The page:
Duffy Blood Types and Vivax Malaria in Ethiopia

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  • Bureau of Laboratories, Center for Disease Control, Public Health Service, U.S. Department of Health and and Human Services, Naval Medical Research Institute, Atlanta, Georgia 30333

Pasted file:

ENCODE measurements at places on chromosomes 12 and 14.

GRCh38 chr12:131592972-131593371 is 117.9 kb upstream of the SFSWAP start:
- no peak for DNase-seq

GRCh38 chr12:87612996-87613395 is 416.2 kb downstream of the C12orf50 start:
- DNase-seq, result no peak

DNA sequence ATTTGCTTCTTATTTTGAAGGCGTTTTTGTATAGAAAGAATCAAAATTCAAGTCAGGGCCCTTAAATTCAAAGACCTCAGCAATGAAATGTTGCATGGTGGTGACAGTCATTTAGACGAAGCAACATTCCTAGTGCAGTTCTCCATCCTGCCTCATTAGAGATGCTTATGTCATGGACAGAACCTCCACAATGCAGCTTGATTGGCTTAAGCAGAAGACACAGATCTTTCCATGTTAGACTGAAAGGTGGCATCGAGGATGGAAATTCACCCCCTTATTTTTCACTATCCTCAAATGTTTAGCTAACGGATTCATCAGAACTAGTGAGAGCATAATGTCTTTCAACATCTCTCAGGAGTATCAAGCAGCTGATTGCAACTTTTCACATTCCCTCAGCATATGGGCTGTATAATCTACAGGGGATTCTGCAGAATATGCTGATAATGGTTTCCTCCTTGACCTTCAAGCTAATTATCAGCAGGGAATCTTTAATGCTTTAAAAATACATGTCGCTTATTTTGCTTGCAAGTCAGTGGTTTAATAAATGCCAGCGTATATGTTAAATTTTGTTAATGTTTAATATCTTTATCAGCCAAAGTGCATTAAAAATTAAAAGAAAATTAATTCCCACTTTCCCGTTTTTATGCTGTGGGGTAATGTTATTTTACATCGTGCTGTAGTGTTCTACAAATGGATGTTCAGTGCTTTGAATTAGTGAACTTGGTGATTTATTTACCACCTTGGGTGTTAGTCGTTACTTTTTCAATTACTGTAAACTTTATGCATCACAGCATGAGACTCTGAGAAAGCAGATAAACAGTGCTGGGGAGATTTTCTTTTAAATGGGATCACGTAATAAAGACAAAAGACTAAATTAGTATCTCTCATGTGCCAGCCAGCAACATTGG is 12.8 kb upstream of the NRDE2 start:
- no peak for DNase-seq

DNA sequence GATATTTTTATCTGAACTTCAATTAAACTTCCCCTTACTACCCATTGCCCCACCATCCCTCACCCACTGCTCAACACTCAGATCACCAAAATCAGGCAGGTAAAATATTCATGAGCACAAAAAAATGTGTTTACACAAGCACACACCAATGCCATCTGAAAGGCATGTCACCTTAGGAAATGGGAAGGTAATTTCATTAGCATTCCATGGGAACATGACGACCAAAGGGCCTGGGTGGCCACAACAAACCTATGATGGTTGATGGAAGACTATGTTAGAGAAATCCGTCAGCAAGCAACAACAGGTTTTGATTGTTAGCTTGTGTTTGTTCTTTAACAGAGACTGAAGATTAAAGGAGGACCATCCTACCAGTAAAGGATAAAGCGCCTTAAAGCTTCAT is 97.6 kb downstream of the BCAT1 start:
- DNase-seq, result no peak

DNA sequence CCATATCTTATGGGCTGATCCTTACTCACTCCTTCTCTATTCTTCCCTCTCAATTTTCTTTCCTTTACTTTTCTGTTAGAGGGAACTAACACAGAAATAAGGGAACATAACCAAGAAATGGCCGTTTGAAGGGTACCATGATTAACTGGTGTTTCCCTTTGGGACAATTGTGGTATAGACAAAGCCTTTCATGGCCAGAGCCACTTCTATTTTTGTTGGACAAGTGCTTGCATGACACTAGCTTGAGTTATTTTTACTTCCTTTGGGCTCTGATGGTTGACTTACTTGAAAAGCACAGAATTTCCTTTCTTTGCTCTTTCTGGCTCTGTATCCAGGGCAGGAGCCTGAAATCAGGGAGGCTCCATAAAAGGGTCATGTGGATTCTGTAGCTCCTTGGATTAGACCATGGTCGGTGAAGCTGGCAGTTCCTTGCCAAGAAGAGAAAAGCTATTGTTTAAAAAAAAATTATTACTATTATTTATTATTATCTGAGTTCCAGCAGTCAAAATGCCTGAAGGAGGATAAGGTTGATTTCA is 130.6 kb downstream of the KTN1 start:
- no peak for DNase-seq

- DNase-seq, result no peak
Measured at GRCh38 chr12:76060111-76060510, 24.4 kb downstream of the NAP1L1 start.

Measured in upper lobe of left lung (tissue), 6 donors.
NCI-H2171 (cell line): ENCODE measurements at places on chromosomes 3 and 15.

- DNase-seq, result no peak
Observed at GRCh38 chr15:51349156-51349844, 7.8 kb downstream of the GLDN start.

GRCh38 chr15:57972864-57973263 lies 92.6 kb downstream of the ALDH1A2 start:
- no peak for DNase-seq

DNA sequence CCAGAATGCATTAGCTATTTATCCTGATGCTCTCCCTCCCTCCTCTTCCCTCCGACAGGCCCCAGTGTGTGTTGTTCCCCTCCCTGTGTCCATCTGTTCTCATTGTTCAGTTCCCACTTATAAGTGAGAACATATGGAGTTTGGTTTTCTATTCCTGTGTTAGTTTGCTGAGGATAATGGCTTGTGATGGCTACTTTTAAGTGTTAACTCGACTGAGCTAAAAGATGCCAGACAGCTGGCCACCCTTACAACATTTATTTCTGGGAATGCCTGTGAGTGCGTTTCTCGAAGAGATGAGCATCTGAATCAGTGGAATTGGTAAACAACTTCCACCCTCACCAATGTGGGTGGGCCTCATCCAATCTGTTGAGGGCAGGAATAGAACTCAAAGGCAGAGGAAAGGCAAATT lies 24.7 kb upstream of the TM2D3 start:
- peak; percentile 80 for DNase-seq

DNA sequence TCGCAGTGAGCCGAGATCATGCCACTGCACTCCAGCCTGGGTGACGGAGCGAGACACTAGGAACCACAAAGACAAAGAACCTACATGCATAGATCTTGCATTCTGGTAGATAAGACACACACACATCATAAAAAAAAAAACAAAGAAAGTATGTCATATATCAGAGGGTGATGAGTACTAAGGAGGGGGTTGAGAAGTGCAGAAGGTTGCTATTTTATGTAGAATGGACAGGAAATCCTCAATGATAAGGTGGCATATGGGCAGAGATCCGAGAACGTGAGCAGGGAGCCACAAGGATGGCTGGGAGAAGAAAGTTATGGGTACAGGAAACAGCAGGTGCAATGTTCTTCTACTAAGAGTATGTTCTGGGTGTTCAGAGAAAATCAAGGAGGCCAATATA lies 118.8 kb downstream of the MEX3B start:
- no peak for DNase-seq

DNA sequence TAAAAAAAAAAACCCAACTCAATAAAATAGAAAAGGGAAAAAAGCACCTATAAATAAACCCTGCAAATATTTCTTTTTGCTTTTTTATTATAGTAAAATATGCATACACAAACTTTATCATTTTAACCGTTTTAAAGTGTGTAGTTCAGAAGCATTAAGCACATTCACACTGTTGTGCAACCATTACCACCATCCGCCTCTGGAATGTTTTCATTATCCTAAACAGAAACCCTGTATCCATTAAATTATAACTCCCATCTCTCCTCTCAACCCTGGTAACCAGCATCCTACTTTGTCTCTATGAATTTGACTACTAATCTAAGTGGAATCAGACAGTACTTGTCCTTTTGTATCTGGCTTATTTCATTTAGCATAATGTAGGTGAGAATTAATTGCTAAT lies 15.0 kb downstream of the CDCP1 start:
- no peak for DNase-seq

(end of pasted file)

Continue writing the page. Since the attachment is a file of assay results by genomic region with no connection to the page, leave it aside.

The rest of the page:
We investigated an hypothesis relating the Duffy-negative blood type with insusceptibility to vivax malaria—and previously associated only with people of West African ancestry—in three population samples of eastern African stock. The samples included Nilotic and Hamitic-Semitic residents of a malarious locale in Ethiopia and Hamito-Semites in Addis Ababa where malaria is not endemic. Fresh red blood cells from 191 subjects were tested with Duffy antisera, anti-Fya and anti-Fyb. Duffy-positive rates in the malarious community were 8% for the Nilotes and 70% for the Hamito-Semites; the Hamito-Semites in Addis Ababa were 98% Duffy-positive. The relative prevalences of Plasmodium vivax in the two study groups at risk to malaria were 2.4% for the Nilotes and 27.3% for the Hamito-Semites, producing a ratio similar to the ratio of Duffy-positives in the two samples. We interpret the data as supportive of the Duffy-vivax hypothesis with reference to a part of eastern Africa, and we suggest that the Duffy-negative genotype may represent the original, rather than the mutant, condition in tropical Africa.

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